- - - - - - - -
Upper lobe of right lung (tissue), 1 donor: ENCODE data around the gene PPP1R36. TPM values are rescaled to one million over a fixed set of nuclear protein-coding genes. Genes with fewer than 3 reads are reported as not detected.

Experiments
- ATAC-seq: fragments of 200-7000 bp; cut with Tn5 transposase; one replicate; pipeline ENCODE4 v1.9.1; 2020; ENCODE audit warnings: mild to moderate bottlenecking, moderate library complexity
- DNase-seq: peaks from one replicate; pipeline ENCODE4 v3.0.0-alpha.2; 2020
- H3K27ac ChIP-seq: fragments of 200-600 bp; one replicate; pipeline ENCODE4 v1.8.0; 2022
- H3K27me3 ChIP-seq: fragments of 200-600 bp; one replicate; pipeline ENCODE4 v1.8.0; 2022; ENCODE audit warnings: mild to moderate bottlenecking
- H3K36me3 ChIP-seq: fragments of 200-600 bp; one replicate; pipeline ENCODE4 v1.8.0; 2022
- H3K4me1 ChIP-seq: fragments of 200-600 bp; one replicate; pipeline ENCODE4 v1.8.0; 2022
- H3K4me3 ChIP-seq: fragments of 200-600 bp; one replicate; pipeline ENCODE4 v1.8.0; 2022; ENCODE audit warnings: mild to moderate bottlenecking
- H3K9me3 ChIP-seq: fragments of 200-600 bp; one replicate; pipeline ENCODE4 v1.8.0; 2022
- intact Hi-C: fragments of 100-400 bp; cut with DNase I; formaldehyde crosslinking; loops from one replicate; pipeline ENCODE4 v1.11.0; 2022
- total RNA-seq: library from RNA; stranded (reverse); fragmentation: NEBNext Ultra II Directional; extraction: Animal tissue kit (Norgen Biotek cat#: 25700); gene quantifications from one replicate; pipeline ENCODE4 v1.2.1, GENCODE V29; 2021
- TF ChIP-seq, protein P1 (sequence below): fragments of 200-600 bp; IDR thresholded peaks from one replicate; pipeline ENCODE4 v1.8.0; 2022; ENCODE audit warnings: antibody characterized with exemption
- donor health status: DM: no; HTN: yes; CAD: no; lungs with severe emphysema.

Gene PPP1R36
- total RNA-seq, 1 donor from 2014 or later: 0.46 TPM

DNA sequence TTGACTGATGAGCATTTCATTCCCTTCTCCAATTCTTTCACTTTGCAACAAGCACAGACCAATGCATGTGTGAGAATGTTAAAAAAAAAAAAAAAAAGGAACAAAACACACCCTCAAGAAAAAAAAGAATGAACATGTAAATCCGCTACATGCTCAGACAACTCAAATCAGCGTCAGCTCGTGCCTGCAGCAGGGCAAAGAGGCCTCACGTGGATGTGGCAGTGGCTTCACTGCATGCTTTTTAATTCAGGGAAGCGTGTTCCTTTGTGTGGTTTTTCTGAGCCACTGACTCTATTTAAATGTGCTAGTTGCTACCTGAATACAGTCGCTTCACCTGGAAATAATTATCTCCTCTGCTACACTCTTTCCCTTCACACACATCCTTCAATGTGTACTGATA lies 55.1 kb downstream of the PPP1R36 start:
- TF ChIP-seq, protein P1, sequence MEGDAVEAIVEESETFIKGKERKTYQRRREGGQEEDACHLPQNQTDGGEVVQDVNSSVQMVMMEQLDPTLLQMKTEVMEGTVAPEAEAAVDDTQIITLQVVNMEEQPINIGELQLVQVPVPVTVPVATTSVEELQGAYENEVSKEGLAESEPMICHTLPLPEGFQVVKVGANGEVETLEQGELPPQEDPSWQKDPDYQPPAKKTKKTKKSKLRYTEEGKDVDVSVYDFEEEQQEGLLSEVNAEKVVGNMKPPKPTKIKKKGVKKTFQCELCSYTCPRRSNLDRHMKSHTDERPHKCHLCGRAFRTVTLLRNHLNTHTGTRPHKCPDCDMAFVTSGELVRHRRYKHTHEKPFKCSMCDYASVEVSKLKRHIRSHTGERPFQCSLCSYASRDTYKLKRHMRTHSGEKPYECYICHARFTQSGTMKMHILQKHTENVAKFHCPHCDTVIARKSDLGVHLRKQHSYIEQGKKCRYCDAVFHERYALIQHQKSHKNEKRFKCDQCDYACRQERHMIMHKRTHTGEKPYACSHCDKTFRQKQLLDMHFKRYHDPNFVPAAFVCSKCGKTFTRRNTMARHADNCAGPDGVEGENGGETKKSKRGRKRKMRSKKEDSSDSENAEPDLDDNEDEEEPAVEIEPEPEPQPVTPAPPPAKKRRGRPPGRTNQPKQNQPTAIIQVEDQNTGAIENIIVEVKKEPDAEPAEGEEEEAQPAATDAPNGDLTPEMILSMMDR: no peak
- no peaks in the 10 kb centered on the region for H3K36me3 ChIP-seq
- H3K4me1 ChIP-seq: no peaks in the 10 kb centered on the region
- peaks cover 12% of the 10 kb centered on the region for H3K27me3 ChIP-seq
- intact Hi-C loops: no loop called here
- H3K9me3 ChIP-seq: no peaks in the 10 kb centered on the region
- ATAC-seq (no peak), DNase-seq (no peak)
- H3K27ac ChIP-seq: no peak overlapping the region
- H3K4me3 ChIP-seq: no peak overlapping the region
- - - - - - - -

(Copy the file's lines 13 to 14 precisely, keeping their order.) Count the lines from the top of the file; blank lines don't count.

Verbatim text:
- TF ChIP-seq, protein P1 (sequence below): fragments of 200-600 bp; IDR thresholded peaks from one replicate; pipeline ENCODE4 v1.8.0; 2022; ENCODE audit warnings: antibody characterized with exemption
- donor health status: DM: no; HTN: yes; CAD: no; lungs with severe emphysema.